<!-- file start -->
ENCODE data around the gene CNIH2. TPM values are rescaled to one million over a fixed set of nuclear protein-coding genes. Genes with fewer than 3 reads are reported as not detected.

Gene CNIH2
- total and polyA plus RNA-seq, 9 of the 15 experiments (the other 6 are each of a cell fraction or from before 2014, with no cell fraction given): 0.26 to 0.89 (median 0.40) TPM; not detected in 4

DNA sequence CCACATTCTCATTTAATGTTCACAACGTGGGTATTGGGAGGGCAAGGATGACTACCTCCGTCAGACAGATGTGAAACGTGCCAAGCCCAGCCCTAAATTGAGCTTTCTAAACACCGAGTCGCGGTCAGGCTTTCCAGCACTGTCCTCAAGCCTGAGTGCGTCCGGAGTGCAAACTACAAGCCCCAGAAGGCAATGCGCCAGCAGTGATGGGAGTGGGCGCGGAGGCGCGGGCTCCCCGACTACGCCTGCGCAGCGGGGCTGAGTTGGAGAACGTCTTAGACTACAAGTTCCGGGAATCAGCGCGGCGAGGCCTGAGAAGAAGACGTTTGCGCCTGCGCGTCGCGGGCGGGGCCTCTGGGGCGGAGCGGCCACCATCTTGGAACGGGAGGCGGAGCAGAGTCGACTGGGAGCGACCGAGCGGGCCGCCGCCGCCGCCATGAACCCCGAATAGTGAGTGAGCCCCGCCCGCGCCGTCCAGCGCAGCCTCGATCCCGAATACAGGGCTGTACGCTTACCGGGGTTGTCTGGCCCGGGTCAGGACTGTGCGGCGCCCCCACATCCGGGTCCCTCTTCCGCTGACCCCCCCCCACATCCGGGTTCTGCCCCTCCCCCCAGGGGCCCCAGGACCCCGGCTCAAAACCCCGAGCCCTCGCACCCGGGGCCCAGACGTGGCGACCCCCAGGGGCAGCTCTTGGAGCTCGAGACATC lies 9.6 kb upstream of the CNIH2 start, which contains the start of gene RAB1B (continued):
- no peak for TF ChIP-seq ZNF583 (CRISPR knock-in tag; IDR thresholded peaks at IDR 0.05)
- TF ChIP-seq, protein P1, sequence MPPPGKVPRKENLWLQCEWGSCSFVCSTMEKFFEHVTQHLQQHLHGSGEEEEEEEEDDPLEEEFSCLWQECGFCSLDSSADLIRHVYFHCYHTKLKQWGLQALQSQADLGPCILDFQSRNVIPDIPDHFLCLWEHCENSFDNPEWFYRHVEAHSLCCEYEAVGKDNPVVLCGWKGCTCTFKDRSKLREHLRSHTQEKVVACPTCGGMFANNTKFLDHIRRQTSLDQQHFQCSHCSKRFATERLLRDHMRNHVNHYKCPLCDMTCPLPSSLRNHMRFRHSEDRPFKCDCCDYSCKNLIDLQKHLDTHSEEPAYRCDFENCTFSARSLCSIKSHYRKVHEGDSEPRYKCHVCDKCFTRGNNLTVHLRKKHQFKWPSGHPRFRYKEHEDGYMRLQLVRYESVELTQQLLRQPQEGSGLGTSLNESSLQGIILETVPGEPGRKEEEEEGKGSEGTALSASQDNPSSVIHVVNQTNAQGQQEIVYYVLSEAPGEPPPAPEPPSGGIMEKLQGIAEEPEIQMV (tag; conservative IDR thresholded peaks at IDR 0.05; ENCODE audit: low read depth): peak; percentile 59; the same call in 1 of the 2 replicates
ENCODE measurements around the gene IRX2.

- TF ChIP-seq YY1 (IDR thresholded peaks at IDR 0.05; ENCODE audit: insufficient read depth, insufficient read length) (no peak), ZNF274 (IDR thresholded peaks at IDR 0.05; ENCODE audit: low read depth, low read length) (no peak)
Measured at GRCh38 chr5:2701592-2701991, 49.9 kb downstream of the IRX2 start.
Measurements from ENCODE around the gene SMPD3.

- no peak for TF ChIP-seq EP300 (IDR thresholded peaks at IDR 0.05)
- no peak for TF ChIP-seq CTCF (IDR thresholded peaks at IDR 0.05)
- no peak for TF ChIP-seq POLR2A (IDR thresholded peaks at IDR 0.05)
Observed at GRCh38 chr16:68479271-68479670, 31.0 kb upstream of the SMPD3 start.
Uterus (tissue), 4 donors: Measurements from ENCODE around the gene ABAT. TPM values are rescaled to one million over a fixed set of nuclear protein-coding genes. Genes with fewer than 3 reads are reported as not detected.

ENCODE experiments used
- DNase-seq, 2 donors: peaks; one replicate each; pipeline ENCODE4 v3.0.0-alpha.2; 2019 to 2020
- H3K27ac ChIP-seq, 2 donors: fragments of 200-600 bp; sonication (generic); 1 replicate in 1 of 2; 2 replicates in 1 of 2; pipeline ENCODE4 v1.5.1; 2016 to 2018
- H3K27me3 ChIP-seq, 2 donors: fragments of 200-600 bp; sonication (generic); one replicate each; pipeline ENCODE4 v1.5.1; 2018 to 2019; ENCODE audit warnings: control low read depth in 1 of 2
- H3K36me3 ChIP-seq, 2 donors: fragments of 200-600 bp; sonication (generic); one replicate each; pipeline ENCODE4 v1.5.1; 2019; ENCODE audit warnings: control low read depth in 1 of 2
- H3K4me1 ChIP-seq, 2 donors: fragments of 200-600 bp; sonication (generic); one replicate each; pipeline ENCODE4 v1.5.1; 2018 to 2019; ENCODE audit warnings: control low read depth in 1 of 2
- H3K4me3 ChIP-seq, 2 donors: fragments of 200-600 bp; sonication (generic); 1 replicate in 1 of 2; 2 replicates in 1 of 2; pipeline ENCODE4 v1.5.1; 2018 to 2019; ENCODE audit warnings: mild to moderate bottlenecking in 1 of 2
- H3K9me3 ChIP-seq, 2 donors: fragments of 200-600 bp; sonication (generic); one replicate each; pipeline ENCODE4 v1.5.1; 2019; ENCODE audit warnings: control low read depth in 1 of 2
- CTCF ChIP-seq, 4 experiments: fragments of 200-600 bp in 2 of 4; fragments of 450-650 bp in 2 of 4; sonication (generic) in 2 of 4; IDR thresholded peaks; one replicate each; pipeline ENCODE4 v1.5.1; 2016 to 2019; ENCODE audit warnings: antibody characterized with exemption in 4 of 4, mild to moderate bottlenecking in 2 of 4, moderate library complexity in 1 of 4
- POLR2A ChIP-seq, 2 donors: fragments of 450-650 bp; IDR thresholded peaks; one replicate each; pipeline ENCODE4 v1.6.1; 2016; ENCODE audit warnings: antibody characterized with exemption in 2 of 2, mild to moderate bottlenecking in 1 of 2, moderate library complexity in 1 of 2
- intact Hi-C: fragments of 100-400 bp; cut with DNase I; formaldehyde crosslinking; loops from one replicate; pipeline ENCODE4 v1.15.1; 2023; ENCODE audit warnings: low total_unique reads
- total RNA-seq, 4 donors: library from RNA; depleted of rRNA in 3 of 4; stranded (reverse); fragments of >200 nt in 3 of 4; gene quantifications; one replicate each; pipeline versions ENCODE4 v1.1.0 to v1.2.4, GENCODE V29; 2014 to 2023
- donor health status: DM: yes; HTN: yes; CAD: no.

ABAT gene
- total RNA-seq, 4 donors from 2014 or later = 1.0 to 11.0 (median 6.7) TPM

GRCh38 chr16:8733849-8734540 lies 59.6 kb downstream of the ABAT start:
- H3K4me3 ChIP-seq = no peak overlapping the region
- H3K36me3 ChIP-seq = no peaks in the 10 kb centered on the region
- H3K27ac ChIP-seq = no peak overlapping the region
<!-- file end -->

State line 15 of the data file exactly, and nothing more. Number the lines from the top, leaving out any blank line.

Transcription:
Uterus (tissue), 4 donors: Measurements from ENCODE around the gene ABAT. TPM values are rescaled to one million over a fixed set of nuclear protein-coding genes. Genes with fewer than 3 reads are reported as not detected.